Facts at a Glance About Jungle Cruise:
|Park: Magic Kingdom. Location: Adventureland. Height Requirement: None. Genie+: Yes. Individual Lightning Lane: No|
|Quick Notes: Boat ride that passes various scenes with Audio-Animatronics and non-animated creatures, people and settings. You may get damp.|
|Disney Warnings: None.|
|Disney Noted Attraction Details: Artificially introduced odor. May also include operational fumes. Loud noises, periods of darkness. Wet.|
|Our Additional Cautions: Includes Audio-Animatronic jungle animals and snakes, possible gunshot sound, possible splashes of water, a trip through a very dark, tight space in the ‘temple’. Possible musty smell in places. Loud motor, and traveling through a low light cave.|
|Length: The boat ride lasts approximately 10 minutes.|
|Special Needs Info: Guests may remain in their scooters and wheelchairs (manual and power); however the wheelchair accessible boat may not be able to accommodate all ECVs. Depending on your ECV, you may be able to remain in it, or you may be required to transfer into a manual wheelchair. A Cast Member will advise you. Sign language interpretation is available on Mondays and Thursdays at the time of this writing. Since show times vary, you can get the schedule for that day at Guest Relations. Assistive Listening.|
Overview of Enchanted Jungle Cruise:
This is a simple boat ride that passes by various exotic scenes with Audio-Animatronics as well as non-animated creatures, people and settings. The skipper of the boat will share some of the corniest, loosely scripted jokes you’ve ever heard. One fan of the attraction puts it like this:
“This is one of our must-sees, because it is so bad it’s good! Best at night, when the Animatronics look more realistic and the night crew skippers are a bit zanier.”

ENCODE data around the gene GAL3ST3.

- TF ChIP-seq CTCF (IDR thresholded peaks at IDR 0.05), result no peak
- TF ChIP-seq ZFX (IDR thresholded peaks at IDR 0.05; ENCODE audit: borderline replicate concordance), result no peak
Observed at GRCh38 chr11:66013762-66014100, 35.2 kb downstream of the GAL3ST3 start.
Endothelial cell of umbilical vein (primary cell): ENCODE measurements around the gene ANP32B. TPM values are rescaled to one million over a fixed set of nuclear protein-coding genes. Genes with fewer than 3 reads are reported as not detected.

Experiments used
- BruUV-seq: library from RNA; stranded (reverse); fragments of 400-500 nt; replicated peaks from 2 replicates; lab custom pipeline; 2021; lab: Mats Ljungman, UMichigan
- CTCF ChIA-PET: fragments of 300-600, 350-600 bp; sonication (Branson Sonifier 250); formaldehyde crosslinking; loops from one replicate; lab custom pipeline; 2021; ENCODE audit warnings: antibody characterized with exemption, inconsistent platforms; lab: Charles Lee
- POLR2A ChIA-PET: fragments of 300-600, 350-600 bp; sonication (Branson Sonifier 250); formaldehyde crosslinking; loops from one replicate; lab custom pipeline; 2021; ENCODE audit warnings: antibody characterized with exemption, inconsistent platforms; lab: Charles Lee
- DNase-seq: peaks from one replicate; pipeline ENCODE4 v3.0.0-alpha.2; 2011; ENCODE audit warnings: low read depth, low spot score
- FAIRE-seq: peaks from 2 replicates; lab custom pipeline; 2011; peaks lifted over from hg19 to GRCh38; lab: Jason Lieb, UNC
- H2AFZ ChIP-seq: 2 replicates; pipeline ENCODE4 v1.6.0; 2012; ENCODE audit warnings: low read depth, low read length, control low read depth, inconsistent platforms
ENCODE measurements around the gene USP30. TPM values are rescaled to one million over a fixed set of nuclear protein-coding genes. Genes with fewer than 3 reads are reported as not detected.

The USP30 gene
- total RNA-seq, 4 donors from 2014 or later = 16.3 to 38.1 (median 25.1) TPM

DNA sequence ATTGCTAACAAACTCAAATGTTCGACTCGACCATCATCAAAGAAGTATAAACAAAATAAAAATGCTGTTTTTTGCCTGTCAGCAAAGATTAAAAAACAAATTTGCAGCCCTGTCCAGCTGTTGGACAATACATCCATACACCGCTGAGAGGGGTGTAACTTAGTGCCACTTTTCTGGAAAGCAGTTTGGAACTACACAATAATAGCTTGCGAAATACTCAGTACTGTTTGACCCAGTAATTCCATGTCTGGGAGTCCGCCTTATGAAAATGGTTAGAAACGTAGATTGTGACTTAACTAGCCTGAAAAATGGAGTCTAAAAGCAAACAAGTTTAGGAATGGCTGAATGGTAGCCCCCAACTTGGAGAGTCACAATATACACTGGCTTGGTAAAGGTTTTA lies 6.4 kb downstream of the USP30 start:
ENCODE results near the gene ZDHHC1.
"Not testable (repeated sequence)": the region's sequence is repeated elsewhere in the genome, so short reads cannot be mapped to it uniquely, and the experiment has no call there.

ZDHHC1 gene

The boat itself looks similar to the boat in the classic movie “The African Queen”. The scenes you ride through are meant to simulate the South American Amazon, the African Congo, the Mekong river in Cambodia, and the Egyptian Nile.
Queue, Boarding & Seating for Jungle Cruise:
The outdoor queue is covered but open sided, and there can be long waits.
Seating: The seats are wooden benches with the side of the boat as the seat back, and a wide backless wooden bench running down the center of the craft.
Guests sit shoulder to shoulder. There are a small number of separate box style seats as shown in the photo above.
Once seated, guests are not permitted to move around. The boat captains make an announcement to stay seated if anyone tries to move over in their seat or stand up. This includes children seated on an adult’s lap who try to get down to sit on the seat or stand next to the adult. It also includes children being held in a standing position on an adult’s lap. Here’s a tip from one of our readers:
“It is VERY important that you remain seated. My little tried to switch to sit beside me and you can’t, so wiggles need to be out.” — Natasha Louise
Wheelchair/ECV & Mobility Info for Jungle Cruise at Magic Kingdom:
There are wheelchair accessible boats with a space for a single wheelchair (manual or power) or ECV. Some wheelchairs or ECVs may be too large to use the lift, but the majority should have no problem.
In most cases, they will give a Return Time to any guests using mobility devices. When you come back to the wheelchair entrance, you will be asked whether you intend to transfer or stay in your chair. Guests who plan to transfer will be directed to one side of the line and those who plan to stay in their chair are directed to the other side.
Guests with mobility devices can choose to park them and walk in line, or stay in their wheelchairs/ECV’s and wait in a separate accessible line to use their mobility device until they board.